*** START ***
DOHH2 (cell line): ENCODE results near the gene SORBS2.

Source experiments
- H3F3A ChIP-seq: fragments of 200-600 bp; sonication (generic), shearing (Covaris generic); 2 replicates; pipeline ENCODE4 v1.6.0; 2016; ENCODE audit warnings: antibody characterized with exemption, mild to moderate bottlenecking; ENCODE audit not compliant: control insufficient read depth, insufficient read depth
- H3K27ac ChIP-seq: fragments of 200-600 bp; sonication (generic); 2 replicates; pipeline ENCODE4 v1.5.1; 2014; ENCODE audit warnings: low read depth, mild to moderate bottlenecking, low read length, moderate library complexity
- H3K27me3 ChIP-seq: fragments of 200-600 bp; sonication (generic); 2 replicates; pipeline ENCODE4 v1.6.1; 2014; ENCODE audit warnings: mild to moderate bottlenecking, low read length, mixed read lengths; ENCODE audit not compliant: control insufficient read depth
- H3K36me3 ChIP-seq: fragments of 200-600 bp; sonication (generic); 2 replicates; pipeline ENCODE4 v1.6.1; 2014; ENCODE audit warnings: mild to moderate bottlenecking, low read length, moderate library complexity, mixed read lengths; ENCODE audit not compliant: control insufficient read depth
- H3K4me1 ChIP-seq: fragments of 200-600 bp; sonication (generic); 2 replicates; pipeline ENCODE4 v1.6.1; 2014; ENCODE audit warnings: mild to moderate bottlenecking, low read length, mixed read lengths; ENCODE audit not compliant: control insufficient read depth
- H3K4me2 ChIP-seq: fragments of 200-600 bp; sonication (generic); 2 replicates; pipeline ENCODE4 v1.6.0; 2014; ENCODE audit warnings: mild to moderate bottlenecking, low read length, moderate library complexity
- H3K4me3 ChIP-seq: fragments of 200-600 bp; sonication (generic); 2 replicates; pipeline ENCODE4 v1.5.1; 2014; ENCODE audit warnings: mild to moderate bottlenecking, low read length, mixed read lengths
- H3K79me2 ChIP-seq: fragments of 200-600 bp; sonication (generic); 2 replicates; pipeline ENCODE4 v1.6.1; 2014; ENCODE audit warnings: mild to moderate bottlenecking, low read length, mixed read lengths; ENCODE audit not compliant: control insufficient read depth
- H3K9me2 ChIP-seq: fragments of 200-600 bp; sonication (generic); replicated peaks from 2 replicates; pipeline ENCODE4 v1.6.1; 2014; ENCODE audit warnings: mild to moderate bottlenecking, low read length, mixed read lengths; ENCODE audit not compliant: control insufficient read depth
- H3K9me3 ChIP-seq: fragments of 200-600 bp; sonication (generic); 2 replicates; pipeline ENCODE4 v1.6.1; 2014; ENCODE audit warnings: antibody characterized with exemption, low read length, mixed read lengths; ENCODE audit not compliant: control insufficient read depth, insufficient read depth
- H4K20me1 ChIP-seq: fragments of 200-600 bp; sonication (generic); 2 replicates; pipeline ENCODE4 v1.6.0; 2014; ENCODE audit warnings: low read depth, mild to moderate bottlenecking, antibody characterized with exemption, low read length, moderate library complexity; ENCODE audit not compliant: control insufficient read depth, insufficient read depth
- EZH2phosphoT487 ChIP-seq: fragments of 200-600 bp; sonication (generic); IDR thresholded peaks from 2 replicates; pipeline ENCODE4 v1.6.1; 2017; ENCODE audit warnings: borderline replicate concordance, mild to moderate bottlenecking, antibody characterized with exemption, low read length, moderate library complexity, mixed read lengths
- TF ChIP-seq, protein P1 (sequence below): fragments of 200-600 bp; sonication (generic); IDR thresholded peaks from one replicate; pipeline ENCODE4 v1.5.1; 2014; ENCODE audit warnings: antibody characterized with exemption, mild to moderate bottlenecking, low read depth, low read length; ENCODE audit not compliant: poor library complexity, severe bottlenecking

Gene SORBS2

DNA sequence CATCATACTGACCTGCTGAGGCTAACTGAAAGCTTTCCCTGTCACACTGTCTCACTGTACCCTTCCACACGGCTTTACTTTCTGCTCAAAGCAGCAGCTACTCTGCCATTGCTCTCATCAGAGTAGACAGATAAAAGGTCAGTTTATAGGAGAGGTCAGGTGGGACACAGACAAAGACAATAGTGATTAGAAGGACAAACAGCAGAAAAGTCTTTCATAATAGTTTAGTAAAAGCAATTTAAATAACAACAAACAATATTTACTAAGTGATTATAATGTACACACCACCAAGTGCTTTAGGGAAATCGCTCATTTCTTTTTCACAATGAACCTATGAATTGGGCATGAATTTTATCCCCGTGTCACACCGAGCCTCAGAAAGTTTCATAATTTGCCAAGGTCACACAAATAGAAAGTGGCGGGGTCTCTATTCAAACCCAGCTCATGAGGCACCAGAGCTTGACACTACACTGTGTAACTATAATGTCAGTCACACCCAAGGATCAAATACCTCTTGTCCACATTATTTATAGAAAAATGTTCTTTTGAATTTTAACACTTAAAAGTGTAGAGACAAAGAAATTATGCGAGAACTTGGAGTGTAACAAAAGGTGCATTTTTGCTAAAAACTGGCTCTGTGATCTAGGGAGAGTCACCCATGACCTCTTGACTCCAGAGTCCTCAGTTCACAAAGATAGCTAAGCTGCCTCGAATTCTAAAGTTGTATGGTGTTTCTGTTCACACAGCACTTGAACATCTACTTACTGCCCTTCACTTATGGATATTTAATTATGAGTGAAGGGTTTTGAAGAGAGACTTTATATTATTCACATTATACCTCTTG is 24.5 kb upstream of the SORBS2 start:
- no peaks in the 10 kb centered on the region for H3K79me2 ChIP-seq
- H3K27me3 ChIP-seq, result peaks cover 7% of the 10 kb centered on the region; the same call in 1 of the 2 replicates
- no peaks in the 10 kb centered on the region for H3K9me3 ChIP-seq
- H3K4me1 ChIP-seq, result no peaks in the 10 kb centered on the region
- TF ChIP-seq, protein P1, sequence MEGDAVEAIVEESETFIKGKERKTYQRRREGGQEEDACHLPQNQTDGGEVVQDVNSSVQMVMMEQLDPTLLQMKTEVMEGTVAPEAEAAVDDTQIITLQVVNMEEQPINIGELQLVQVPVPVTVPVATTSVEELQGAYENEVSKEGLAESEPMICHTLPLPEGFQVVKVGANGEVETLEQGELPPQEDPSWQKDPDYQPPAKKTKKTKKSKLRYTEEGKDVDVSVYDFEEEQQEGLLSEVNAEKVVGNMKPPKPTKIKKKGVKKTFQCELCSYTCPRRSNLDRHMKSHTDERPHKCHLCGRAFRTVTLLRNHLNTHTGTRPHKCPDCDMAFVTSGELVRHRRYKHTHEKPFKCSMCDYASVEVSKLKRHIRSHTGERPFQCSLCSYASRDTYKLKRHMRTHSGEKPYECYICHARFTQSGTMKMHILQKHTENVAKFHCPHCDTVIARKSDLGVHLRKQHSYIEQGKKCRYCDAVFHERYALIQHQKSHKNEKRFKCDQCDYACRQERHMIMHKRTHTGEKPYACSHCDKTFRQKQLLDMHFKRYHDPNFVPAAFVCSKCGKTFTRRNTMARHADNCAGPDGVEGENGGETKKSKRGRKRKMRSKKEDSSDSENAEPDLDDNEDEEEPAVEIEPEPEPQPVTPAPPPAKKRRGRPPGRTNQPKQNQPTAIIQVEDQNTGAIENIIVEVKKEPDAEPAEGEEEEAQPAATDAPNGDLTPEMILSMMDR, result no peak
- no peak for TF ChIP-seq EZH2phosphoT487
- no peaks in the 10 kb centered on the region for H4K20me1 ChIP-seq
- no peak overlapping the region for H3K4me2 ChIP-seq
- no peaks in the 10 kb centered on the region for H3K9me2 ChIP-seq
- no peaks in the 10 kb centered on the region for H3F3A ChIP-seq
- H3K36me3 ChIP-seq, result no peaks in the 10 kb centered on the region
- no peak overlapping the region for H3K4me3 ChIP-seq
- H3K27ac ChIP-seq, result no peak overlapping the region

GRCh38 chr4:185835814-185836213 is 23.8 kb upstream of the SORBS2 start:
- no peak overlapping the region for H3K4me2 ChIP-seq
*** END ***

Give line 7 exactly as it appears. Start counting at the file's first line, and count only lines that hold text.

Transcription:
- H3K4me1 ChIP-seq: fragments of 200-600 bp; sonication (generic); 2 replicates; pipeline ENCODE4 v1.6.1; 2014; ENCODE audit warnings: mild to moderate bottlenecking, low read length, mixed read lengths; ENCODE audit not compliant: control insufficient read depth